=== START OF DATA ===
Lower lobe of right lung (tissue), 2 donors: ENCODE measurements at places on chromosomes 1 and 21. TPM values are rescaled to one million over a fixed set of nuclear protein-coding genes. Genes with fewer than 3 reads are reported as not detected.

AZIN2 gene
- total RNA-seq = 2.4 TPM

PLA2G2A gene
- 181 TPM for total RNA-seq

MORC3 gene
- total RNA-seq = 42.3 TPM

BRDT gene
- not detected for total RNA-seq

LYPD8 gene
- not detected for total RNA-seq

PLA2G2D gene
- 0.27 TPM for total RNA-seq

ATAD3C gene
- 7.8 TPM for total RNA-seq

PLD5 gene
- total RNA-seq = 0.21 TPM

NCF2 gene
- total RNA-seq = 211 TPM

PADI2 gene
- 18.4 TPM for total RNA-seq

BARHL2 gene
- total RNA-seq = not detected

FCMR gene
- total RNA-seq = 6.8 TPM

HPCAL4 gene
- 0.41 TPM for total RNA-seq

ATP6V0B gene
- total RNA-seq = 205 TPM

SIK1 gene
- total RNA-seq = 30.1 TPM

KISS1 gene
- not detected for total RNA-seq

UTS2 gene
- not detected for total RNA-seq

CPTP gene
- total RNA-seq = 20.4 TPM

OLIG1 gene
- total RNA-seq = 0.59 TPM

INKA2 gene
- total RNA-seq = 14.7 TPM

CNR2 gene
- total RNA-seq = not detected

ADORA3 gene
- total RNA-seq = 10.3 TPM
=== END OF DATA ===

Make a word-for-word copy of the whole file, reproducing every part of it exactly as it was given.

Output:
Lower lobe of right lung (tissue), 2 donors: ENCODE measurements at places on chromosomes 1 and 21. TPM values are rescaled to one million over a fixed set of nuclear protein-coding genes. Genes with fewer than 3 reads are reported as not detected.

AZIN2 gene
- total RNA-seq = 2.4 TPM

PLA2G2A gene
- 181 TPM for total RNA-seq

MORC3 gene
- total RNA-seq = 42.3 TPM

BRDT gene
- not detected for total RNA-seq

LYPD8 gene
- not detected for total RNA-seq

PLA2G2D gene
- 0.27 TPM for total RNA-seq

ATAD3C gene
- 7.8 TPM for total RNA-seq

PLD5 gene
- total RNA-seq = 0.21 TPM

NCF2 gene
- total RNA-seq = 211 TPM

PADI2 gene
- 18.4 TPM for total RNA-seq

BARHL2 gene
- total RNA-seq = not detected

FCMR gene
- total RNA-seq = 6.8 TPM

HPCAL4 gene
- 0.41 TPM for total RNA-seq

ATP6V0B gene
- total RNA-seq = 205 TPM

SIK1 gene
- total RNA-seq = 30.1 TPM

KISS1 gene
- not detected for total RNA-seq

UTS2 gene
- not detected for total RNA-seq

CPTP gene
- total RNA-seq = 20.4 TPM

OLIG1 gene
- total RNA-seq = 0.59 TPM

INKA2 gene
- total RNA-seq = 14.7 TPM

CNR2 gene
- total RNA-seq = not detected

ADORA3 gene
- total RNA-seq = 10.3 TPM